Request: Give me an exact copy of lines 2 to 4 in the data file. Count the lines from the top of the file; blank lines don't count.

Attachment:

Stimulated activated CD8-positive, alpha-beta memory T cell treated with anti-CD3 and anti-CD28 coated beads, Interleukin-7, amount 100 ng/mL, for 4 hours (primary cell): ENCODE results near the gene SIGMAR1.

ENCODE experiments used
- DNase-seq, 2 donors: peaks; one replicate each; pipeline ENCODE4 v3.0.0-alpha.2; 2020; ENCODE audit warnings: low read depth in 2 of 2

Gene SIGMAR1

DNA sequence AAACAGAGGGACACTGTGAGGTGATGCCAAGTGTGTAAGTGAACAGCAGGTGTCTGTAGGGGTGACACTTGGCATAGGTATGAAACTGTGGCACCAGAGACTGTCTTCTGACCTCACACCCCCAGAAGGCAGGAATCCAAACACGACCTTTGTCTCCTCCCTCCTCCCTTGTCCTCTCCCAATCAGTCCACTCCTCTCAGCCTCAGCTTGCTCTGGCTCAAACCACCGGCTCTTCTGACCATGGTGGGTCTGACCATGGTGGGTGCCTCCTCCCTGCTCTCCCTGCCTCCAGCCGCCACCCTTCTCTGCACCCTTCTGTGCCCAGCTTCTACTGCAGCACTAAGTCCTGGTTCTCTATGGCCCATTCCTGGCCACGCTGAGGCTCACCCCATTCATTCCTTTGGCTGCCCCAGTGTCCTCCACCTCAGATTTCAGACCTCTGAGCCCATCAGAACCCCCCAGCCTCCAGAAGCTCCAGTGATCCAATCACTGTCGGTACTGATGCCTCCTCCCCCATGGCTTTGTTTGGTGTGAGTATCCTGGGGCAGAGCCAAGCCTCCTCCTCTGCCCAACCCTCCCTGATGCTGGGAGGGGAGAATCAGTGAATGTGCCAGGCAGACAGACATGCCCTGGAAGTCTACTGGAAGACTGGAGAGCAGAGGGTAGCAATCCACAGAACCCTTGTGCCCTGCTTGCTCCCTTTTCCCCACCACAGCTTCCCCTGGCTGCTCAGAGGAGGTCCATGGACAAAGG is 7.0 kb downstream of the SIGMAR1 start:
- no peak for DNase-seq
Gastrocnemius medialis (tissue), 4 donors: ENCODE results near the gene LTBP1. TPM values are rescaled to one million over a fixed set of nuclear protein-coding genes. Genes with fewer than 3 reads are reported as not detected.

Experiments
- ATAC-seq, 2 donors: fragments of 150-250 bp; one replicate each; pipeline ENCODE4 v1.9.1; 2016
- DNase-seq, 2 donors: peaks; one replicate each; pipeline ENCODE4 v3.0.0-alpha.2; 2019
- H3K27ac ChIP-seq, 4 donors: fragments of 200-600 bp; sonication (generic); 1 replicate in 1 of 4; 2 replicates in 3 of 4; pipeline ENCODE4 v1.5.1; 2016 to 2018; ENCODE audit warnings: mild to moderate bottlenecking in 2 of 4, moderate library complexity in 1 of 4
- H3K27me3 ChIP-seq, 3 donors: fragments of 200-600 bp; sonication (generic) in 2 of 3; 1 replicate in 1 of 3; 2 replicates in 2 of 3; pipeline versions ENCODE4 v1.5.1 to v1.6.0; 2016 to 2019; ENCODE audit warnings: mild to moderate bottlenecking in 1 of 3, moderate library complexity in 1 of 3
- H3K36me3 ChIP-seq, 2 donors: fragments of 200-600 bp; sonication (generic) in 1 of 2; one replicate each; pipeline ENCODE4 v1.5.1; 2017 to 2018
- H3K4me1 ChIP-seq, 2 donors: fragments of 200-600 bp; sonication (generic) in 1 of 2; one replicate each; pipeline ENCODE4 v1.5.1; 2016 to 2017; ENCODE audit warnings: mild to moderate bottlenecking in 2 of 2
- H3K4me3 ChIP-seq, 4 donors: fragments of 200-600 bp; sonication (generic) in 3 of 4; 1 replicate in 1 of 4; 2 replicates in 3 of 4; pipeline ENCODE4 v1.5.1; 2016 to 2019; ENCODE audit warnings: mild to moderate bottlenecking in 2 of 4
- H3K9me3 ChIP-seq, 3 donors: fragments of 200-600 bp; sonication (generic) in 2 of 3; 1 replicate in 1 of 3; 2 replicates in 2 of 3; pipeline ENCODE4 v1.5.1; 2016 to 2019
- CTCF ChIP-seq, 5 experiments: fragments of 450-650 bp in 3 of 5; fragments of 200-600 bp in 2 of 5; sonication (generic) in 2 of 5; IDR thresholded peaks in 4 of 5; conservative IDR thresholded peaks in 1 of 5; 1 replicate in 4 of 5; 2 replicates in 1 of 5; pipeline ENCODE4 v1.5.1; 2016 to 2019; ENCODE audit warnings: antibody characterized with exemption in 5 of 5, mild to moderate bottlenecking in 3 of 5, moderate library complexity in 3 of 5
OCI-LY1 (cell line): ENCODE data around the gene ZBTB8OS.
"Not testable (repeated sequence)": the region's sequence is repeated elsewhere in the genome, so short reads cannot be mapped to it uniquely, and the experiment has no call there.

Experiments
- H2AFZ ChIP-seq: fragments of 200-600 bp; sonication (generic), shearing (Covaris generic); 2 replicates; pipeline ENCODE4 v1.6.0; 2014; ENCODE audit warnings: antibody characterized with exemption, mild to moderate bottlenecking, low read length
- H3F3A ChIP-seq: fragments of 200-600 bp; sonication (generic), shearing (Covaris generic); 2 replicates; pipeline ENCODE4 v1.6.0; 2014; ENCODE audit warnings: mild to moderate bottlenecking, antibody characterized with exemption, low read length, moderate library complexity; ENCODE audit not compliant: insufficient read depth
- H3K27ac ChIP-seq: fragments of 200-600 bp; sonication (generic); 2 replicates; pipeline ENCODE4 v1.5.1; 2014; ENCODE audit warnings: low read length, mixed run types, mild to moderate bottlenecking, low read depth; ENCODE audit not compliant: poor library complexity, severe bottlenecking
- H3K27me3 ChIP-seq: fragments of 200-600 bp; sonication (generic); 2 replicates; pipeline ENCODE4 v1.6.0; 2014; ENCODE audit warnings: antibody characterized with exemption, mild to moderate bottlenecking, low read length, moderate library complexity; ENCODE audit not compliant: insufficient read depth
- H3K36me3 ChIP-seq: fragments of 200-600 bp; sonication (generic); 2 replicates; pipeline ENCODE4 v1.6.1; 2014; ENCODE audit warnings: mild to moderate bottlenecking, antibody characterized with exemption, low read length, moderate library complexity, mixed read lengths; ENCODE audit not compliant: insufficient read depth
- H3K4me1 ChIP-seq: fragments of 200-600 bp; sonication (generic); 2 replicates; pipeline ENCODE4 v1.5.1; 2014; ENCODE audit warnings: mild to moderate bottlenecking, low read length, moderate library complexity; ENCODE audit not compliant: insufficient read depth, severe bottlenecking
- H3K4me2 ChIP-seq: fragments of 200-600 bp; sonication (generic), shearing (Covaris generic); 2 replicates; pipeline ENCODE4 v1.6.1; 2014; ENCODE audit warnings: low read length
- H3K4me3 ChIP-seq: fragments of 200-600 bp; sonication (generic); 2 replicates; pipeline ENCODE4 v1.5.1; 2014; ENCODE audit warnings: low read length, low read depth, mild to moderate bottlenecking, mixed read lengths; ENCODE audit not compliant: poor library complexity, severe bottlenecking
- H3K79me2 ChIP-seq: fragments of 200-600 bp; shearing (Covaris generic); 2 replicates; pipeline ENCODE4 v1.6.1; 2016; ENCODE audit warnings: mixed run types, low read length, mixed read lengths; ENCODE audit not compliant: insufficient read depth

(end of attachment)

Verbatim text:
ENCODE experiments used
- DNase-seq, 2 donors: peaks; one replicate each; pipeline ENCODE4 v3.0.0-alpha.2; 2020; ENCODE audit warnings: low read depth in 2 of 2

Gene SIGMAR1